Homelessness rises as benefits are cut – coincidence?

Two days after George Osborne’s budget for an ‘aspiration nation’, with its focus on home ownership, today’s homelessness statistics reveal the reality for people at the sharp end of Britain’s housing crisis.

Homelessness acceptances are up 10% since 2011 to 53,450 households, 64% of them accepted because they’re families with dependent children. 

The number of households placed in B&B accommodation is up 26% to 4,000, including 1,690 families with children. The number of families stuck in B&Bs beyond the legal … Read more

At risk: one home in every street

Losing your home is one of the most traumatic things imaginable. At Shelter, we have always known this – but even we were shocked when recent research we commissioned from UCL showed that people consider losing their home almost on a par with the abduction of a child by a family member.

And the loss of a family home can have a devastating impact on children. This Christmas, 75,000 children in Britain will wake up homeless, living in temporary … Read more

A return to revolving-door homelessness?

Today marks a watershed in the entitlements of homeless people in England.

Measures in the Localism Act 2011 which come into force today mean that councils will no longer be legally required to offer homeless families and vulnerable people a secure home managed by a council or housing association landlord.

Instead, councils will be able to discharge their duties to homeless people with the offer of a suitable twelve-month tenancy with a private landlord, and homeless families will now end … Read more

Where the home is...

Many a time on this blog, emphasis has been put on how easy it is to lose a home. An unexpected event can throw things up in the air; a serious illness can prevent you paying the bills, the end of a relationship can spiral in the wrong direction.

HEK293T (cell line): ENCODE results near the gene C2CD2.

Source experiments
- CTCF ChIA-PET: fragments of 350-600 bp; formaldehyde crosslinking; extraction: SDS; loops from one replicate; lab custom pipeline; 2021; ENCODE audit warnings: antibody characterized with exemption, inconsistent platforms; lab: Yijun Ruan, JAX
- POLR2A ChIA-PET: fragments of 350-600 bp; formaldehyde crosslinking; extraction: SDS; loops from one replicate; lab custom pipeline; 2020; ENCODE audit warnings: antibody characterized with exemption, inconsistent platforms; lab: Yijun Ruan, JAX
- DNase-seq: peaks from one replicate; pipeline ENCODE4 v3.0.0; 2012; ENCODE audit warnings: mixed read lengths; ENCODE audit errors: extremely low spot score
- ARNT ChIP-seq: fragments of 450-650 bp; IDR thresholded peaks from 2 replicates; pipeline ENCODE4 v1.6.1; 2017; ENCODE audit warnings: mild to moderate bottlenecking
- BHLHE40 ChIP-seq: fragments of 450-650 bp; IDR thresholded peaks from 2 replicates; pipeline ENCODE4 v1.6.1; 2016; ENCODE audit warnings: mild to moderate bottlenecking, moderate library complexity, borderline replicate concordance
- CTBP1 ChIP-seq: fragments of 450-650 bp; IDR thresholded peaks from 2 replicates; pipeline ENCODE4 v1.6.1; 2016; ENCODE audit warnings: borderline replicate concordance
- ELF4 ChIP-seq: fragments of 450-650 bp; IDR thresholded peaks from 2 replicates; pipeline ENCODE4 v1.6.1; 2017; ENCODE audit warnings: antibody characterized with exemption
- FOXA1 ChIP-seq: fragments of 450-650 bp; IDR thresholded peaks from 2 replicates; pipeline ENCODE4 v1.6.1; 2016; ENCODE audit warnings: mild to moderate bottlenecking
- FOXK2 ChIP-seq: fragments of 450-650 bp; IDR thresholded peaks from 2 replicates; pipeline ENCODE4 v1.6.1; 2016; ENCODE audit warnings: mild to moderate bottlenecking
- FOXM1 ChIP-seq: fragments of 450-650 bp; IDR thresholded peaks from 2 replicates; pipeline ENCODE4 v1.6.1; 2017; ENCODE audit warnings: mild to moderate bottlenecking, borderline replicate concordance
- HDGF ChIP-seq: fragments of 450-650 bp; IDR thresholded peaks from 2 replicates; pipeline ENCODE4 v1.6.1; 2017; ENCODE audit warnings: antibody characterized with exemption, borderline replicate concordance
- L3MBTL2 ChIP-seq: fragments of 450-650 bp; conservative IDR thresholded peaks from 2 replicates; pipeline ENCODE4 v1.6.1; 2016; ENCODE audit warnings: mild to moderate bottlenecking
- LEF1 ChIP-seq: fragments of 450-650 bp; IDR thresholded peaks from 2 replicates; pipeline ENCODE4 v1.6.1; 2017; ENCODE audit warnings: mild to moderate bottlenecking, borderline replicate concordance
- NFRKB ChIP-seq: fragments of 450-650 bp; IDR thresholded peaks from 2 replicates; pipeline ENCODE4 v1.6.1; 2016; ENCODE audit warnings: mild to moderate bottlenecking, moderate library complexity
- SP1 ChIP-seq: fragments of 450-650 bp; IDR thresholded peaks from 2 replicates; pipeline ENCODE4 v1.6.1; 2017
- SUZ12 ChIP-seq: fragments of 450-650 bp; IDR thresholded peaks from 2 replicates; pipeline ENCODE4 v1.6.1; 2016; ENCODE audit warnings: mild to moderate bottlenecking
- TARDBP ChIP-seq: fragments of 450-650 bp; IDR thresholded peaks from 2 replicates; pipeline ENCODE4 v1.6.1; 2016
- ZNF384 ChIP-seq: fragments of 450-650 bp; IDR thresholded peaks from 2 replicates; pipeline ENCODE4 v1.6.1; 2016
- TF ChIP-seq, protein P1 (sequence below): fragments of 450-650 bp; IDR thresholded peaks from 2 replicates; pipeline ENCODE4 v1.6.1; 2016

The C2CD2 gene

Put simply, there’s only a frail safety net there which can be easily torn apart by life’s twists and turns.

At Shelter we believe that people who have become homeless should … Read more

Benefit cap: Homelessness threat or success story?

Today the Government lays regulations to bring the overall benefit cap into force from April 2013. This measure – which restricts the total amount of benefits an out-of-work family can receive to £26,000 a year –  proved to be one of the biggest flashpoints of recent welfare reform.

The Government lost a crunch vote that amended the cap to remove child benefit, although Ministers overturned it by citing financial privilege. The Department for Work and Pensions (DWP) was forced to … Read more

Does private renting offer stability for homeless families?

As Research Manager for the Sustain study – a project exploring the use of the private rented sector to accommodate homeless people and those in housing need – I’ve found myself reflecting on how rare it is to see a large scale, explorative research project addressing a pressing social policy issue.

Sadly research budgets have been cut back across both government and charitable sectors at a time when evidence on the impact of huge policy changes is badly needed.

Sustain … Read more